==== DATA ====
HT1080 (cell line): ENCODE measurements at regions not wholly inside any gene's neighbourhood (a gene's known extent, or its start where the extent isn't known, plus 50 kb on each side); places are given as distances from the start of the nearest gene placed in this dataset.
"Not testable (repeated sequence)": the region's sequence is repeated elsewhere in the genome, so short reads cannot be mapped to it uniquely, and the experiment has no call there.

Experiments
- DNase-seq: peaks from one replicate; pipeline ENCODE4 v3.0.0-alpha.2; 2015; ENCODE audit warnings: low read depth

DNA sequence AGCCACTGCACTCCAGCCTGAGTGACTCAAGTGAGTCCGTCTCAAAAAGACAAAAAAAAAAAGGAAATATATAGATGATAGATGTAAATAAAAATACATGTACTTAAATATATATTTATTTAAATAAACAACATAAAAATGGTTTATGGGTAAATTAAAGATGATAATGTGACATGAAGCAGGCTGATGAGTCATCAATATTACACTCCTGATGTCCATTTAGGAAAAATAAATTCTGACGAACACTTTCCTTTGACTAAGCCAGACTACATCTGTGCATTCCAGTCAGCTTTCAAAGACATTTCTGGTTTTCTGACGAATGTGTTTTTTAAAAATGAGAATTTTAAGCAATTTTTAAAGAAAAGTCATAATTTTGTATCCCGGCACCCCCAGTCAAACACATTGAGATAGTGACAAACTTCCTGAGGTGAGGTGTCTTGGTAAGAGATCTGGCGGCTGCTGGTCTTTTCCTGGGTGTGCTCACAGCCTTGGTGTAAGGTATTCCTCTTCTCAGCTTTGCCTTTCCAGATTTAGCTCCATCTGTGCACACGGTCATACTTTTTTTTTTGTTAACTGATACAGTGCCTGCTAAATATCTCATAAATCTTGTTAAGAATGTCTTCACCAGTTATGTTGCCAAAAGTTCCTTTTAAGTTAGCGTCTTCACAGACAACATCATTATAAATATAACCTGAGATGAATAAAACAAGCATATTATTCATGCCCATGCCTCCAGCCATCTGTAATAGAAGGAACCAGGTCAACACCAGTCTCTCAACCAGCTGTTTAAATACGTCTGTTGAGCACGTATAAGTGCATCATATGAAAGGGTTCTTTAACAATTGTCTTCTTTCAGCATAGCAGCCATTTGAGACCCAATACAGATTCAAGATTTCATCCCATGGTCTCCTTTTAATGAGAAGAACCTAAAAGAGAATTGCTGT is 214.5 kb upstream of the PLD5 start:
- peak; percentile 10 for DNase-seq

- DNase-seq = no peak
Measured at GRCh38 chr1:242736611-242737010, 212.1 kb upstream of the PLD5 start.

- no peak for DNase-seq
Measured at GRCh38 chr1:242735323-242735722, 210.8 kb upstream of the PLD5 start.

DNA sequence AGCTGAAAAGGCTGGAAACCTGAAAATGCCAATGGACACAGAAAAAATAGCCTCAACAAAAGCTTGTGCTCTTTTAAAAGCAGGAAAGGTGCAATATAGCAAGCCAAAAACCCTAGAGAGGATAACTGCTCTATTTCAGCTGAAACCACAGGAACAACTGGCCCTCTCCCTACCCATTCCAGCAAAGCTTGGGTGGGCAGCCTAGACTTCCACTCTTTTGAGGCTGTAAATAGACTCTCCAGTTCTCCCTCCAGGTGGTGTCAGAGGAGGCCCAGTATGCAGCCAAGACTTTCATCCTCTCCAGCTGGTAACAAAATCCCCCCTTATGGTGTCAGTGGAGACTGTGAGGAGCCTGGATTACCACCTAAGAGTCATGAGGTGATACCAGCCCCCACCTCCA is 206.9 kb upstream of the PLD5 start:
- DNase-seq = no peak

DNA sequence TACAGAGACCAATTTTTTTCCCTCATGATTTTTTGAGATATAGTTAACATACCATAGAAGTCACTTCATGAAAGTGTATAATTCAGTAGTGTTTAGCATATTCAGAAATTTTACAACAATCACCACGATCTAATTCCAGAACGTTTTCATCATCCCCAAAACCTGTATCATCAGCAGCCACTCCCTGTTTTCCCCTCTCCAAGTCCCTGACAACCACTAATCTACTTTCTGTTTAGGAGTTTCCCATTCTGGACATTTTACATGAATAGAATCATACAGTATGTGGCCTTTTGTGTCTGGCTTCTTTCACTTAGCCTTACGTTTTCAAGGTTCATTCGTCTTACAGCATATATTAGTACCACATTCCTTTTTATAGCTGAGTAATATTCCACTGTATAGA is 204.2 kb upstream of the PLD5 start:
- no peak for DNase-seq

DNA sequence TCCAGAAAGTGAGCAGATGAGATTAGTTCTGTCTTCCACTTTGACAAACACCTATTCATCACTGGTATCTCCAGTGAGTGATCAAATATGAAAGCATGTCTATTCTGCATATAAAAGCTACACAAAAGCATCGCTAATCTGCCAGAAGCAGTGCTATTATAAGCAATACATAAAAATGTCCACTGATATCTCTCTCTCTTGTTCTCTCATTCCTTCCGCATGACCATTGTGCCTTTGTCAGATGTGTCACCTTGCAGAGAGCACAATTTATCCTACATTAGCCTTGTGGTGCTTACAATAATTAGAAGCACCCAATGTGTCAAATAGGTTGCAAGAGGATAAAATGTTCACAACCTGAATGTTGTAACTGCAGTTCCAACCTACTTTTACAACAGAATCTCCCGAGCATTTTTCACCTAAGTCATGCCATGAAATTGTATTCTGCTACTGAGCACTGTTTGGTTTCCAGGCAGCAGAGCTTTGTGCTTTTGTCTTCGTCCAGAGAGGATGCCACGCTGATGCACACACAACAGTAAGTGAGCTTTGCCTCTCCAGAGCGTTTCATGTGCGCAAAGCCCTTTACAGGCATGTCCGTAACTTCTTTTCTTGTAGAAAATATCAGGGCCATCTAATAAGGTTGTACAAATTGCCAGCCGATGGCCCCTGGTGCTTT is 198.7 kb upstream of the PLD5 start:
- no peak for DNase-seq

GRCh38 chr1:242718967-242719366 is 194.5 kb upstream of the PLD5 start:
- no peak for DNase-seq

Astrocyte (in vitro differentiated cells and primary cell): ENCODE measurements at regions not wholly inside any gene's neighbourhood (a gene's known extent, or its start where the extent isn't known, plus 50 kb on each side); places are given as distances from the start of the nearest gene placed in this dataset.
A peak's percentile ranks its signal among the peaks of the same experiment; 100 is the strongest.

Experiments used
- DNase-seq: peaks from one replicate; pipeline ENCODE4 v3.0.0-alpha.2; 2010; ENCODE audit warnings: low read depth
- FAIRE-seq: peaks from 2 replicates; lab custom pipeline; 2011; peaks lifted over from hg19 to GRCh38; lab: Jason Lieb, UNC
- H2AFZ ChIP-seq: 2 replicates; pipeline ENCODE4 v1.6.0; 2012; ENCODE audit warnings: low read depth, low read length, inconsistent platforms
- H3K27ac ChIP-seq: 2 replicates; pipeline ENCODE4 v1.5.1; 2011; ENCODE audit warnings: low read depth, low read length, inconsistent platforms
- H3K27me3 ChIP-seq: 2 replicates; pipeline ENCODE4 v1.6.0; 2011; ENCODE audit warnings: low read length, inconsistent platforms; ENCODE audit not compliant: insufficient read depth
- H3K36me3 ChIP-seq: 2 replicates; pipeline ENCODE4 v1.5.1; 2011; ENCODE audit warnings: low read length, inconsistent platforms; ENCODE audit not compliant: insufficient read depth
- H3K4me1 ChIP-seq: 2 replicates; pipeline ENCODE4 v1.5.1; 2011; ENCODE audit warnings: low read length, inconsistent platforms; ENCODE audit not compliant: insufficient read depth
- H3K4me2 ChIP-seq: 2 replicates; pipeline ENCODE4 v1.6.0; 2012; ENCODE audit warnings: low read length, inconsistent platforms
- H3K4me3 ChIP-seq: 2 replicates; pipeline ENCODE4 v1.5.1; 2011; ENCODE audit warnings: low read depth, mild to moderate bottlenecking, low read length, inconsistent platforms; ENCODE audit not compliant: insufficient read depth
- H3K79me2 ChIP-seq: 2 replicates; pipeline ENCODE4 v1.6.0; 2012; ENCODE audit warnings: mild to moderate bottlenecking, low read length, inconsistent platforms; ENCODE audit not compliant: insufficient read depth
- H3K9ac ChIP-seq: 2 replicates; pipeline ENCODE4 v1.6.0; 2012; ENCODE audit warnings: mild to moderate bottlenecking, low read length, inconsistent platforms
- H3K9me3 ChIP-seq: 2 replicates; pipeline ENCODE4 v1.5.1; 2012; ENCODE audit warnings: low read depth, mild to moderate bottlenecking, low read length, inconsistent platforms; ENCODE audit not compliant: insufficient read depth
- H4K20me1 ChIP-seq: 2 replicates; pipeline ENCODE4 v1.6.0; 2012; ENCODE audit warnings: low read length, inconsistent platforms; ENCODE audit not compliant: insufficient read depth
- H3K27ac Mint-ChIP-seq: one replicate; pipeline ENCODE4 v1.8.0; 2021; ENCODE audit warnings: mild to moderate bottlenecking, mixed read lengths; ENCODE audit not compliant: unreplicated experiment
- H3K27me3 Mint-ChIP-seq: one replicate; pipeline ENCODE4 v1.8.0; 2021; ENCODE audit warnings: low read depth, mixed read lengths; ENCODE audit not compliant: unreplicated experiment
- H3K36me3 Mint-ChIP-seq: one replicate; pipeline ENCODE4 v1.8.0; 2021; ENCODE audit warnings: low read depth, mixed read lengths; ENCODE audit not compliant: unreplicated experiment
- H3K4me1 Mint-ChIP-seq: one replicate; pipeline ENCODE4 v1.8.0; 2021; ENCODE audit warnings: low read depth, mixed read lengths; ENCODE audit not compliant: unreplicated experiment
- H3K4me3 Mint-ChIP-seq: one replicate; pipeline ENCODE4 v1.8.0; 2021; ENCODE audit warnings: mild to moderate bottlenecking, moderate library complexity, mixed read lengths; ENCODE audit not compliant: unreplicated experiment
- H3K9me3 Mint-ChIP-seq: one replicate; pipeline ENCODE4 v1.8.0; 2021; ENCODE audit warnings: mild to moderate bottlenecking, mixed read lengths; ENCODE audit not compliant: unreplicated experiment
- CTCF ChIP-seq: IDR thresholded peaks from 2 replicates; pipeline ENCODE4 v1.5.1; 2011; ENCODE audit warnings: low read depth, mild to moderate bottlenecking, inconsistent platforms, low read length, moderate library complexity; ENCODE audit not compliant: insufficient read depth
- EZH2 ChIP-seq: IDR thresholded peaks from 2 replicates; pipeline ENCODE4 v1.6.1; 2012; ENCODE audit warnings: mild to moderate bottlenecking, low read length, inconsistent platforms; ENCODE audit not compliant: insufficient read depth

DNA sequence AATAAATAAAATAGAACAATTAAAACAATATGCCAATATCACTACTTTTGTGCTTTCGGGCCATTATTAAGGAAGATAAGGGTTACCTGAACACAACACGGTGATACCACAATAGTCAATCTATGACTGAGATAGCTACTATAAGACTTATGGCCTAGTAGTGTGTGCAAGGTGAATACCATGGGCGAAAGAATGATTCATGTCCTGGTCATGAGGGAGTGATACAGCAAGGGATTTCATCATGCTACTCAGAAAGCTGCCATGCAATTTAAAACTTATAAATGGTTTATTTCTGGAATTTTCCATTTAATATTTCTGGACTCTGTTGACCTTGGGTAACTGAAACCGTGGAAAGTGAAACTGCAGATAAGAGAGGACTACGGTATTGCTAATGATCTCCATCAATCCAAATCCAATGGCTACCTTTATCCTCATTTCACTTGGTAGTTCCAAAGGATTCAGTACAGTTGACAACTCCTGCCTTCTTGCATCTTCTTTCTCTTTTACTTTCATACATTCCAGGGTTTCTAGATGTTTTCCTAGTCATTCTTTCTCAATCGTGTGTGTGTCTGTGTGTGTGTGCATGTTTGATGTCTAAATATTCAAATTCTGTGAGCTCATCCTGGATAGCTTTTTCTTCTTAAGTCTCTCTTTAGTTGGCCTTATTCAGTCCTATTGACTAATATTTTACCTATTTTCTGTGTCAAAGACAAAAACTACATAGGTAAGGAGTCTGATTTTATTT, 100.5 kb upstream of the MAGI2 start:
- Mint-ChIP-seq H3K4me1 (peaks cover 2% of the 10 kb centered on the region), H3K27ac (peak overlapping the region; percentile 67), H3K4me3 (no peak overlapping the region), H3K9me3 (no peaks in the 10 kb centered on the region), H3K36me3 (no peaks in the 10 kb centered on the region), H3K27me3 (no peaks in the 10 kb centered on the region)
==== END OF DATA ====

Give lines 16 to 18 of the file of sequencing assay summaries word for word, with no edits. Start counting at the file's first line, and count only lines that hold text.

- no peak for DNase-seq

GRCh38 chr1:242718967-242719366 is 194.5 kb upstream of the PLD5 start:
- no peak for DNase-seq